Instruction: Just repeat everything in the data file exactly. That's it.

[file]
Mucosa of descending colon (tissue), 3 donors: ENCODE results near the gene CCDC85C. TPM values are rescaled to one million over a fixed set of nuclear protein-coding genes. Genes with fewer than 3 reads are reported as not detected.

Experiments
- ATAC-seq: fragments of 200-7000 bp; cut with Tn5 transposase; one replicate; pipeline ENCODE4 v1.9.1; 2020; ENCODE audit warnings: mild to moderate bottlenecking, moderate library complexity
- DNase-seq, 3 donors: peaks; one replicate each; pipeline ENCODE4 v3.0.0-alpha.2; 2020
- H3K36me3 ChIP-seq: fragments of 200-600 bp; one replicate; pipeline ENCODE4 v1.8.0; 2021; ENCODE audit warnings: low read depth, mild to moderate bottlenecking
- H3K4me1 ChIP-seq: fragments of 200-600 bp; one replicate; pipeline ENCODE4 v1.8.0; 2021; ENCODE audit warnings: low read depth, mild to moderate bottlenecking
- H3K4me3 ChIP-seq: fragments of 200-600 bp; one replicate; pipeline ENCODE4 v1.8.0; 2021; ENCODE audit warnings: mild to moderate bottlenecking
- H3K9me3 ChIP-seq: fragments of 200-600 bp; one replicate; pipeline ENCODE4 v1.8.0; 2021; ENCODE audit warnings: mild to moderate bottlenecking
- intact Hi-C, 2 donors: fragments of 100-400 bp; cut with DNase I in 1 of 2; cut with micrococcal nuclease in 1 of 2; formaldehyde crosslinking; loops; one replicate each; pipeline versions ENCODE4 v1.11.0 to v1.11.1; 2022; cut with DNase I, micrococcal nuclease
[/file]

Mucosa of descending colon (tissue), 3 donors: ENCODE results near the gene CCDC85C. TPM values are rescaled to one million over a fixed set of nuclear protein-coding genes. Genes with fewer than 3 reads are reported as not detected.

Experiments
- ATAC-seq: fragments of 200-7000 bp; cut with Tn5 transposase; one replicate; pipeline ENCODE4 v1.9.1; 2020; ENCODE audit warnings: mild to moderate bottlenecking, moderate library complexity
- DNase-seq, 3 donors: peaks; one replicate each; pipeline ENCODE4 v3.0.0-alpha.2; 2020
- H3K36me3 ChIP-seq: fragments of 200-600 bp; one replicate; pipeline ENCODE4 v1.8.0; 2021; ENCODE audit warnings: low read depth, mild to moderate bottlenecking
- H3K4me1 ChIP-seq: fragments of 200-600 bp; one replicate; pipeline ENCODE4 v1.8.0; 2021; ENCODE audit warnings: low read depth, mild to moderate bottlenecking
- H3K4me3 ChIP-seq: fragments of 200-600 bp; one replicate; pipeline ENCODE4 v1.8.0; 2021; ENCODE audit warnings: mild to moderate bottlenecking
- H3K9me3 ChIP-seq: fragments of 200-600 bp; one replicate; pipeline ENCODE4 v1.8.0; 2021; ENCODE audit warnings: mild to moderate bottlenecking
- intact Hi-C, 2 donors: fragments of 100-400 bp; cut with DNase I in 1 of 2; cut with micrococcal nuclease in 1 of 2; formaldehyde crosslinking; loops; one replicate each; pipeline versions ENCODE4 v1.11.0 to v1.11.1; 2022; cut with DNase I, micrococcal nuclease